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Thread: U.S. Supreme Court reverses ruling on church restrictions vs public safety

  1. Top | #11
    Elder Contributor
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    Of basic biology and a health emergency. This decision will kill people.

  2. Top | #12
    Veteran Member crazyfingers's Avatar
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    Massachusetts Governor Baker believes that the Massachusetts Covid-19 restrictions satisfy the recent supreme court ruling.

    https://www.bostonglobe.com/2020/11/...plicable-mass/

    Governor Charlie Baker’s office says it believes that Massachusetts’ coronavirus pandemic restrictions on churches won’t run afoul of a US Supreme Court ruling this week that barred restrictions on some religious services in New York.

    “The administration believes the Supreme Court decision is consistent with the way Massachusetts is working with our houses of worship during the pandemic,” governor’s spokeswoman Sarah Finlaw said in an e-mailed statement.

    A lawyer suing the state over Baker’s pandemic orders agreed, but said the court’s thinking should give Baker pause.

    Mike DeGrandis of the New Civil Liberties Alliance said he expected that the Massachusetts Supreme Judicial Court would “take note that the United States Supreme Court stated the obvious: ‘Even in a pandemic, the Constitution cannot be put away and forgotten.’” DeGrandis represents plaintiffs in a lawsuit against Baker that argues that the governor overreached this spring when he invoked the state’s Civil Defense Act, and ordered nonessential businesses and houses of worship to close.

    DeGrandis noted that Baker had taken the latter approach. “Gov. Baker has taken a more nuanced approach, limiting occupancy at places of worship to 50% of the building’s maximum permitted occupancy rather than an arbitrary numerical limit. So I don’t expect that the Supreme Court’s decision will change Massachusetts’s church-occupancy restrictions,” he said Thursday in an emailed statement.“The Massachusetts legislature should enact whatever laws it deems necessary to keep the public safe, as long as such laws are consistent with the Massachusetts and United States Constitutions. But executive-made laws like Gov. Baker’s COVID-19 orders are a direct assault on the separation of powers, and they must stop,” DeGrandis said.
    Regarding that last argument, I think that i read that Massachusetts' courts have observed that while Baker is Republican, the state legislature is overwhelmingly democratic. That being the case, the legislature could easily enact, over a Baker veto, any change to the Civil Defense Act. That they have not even suggested so strongly suggests that the MA legislature is satisfied that Baker is acting within his authority.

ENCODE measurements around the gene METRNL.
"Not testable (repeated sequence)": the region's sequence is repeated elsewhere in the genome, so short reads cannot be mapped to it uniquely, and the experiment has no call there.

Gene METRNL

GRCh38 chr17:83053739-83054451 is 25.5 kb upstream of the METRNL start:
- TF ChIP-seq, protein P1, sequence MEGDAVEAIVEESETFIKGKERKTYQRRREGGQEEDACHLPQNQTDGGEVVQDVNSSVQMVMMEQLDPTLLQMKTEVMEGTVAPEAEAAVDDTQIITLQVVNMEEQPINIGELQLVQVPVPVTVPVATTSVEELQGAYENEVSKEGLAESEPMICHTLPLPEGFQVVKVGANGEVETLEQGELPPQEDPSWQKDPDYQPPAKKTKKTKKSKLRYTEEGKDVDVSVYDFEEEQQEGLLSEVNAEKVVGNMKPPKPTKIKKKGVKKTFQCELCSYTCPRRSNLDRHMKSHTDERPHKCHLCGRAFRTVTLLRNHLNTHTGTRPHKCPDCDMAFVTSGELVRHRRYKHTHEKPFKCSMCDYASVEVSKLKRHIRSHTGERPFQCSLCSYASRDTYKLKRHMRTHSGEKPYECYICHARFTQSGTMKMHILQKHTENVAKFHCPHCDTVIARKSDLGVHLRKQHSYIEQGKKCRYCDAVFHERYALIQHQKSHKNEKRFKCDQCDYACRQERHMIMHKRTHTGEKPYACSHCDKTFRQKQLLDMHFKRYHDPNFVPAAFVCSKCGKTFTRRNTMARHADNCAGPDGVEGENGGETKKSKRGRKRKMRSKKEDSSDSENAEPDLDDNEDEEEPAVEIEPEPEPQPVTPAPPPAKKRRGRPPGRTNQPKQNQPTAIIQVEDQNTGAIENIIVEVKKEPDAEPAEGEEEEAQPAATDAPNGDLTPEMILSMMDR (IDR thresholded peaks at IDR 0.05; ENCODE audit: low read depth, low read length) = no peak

3. Top | #13
    Veteran Member Brian63's Avatar
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    Bomb#20,

    I am going to take a different turn and thank you for your contribution to this discussion. Per the usual qualifier, I am not a lawyer. My response to hearing about the ruling was based in large part by hearing the reactions of other people who are professional lawyers I trust and who had that type of reaction. I do not know if they had read the concurring or dissenting rulings themselves in part or total, but I do respect their judgments greatly based on past experience. They seemed unanimous in agreement that it was a bad ruling. In my OP I do believe I may have gone too far, in chalking up the ruling up to mere religious prejudice and scientific illiteracy of the conservative justices. I have since read some brief comments arguing varying different ways on the matter, and it goes over my head and I do not have the time/interest right now to dig deeper. I do recall during the ACB confirmation hearings that her religious beliefs were being theatrically defended by GOP senators, and it does not take an expert lawyer to see through that shit. On this specific case though, I goofed in the OP and I want to thank you for being willing to disagree with the majority view here. We should not simply become an echo chamber. I do not know if the ruling was the best, and how right or wrong your opinions are, but at least my contribution to the discussion should have been better.

  4. Top | #14
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    Quote Originally Posted by Brian63 View Post
    I am going to take a different turn and thank you for your contribution to this discussion. ...
    Are you sure you're in the right forum? I think that's the most gentlemanly post I've ever seen on TFT. Kudos to you, sir; and I apologize for the harsh tone of my, er, contribution.

    As to the legal merits of the decision, in Roberts' dissent he of course made the excellent point that the injunction was simply unnecessary -- Cuomo had already redrawn the region boundaries and the litigants were no longer covered, rendering the question before the Court moot. The lawyers you refer to might judge it a poor ruling because of this; I certainly haven't the expertise to debate that technicality. There's some useful background on mootness here. It would have been curious to see the conservative majority point to Roe v Wade as a precedent.

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